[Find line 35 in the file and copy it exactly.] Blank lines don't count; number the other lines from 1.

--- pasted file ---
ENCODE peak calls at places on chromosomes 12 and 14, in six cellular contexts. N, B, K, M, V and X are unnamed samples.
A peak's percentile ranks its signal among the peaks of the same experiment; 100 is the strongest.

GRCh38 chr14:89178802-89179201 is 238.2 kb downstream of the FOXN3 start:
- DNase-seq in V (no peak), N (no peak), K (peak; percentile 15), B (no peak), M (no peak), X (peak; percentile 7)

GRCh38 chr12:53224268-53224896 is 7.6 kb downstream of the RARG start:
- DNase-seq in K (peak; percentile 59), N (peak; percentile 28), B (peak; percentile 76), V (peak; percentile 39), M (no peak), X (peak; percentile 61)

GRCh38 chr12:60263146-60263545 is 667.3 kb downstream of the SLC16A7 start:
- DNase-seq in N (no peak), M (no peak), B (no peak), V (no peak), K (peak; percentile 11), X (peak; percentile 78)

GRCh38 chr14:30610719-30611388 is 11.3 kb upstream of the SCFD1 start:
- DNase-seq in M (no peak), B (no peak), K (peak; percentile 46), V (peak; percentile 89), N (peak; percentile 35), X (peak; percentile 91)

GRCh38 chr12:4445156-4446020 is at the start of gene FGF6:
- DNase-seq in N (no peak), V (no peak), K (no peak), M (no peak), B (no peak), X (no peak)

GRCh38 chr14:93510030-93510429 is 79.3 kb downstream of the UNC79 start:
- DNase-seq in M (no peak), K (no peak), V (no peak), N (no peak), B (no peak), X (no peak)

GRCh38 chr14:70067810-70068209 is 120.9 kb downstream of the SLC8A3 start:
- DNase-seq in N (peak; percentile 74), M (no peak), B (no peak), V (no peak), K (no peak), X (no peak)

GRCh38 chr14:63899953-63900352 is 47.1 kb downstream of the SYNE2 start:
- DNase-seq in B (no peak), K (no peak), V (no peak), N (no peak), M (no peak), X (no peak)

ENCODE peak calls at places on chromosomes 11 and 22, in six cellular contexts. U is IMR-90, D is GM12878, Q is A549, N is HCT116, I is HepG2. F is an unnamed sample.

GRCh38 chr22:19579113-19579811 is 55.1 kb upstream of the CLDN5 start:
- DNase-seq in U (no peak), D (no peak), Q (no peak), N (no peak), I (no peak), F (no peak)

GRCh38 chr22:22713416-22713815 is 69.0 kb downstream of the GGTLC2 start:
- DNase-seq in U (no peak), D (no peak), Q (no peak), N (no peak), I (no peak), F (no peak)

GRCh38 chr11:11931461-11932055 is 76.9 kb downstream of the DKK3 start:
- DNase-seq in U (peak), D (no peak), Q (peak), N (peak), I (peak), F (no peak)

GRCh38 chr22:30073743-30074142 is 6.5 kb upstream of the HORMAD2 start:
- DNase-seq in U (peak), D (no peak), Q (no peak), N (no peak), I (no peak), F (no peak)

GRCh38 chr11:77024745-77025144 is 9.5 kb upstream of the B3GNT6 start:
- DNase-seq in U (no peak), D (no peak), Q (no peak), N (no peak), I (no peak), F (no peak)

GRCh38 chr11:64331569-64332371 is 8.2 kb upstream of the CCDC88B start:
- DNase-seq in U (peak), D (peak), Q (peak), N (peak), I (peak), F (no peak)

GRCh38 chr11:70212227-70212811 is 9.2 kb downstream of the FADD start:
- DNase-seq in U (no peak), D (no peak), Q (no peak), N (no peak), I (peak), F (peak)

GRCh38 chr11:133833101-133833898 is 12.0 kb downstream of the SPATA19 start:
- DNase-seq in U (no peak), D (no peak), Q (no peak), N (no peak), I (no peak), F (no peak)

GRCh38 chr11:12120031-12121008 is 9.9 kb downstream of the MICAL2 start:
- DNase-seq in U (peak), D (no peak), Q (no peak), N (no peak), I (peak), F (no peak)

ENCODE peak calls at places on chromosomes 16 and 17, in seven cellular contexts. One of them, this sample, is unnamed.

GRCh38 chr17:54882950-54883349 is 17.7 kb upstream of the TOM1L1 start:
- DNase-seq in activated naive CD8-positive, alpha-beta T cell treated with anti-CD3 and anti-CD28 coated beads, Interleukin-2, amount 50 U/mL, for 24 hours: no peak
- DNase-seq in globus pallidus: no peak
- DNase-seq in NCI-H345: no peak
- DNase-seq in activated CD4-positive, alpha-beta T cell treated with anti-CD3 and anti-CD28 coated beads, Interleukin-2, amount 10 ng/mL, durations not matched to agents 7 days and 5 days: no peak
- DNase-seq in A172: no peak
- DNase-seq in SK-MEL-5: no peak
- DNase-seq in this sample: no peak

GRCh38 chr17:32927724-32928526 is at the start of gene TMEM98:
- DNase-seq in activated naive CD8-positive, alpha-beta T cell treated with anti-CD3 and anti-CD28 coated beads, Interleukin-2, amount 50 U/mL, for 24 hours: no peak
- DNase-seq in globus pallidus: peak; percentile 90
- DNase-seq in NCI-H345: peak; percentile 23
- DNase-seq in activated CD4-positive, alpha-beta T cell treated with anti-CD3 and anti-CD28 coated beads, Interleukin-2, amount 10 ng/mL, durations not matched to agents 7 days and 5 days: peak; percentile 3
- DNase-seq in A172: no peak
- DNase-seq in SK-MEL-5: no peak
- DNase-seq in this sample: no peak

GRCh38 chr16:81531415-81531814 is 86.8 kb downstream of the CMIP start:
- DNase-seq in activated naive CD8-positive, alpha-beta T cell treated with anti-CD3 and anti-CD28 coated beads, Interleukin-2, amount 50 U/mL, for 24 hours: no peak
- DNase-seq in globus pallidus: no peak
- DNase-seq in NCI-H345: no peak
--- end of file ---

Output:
- DNase-seq in U (no peak), D (no peak), Q (no peak), N (no peak), I (no peak), F (no peak)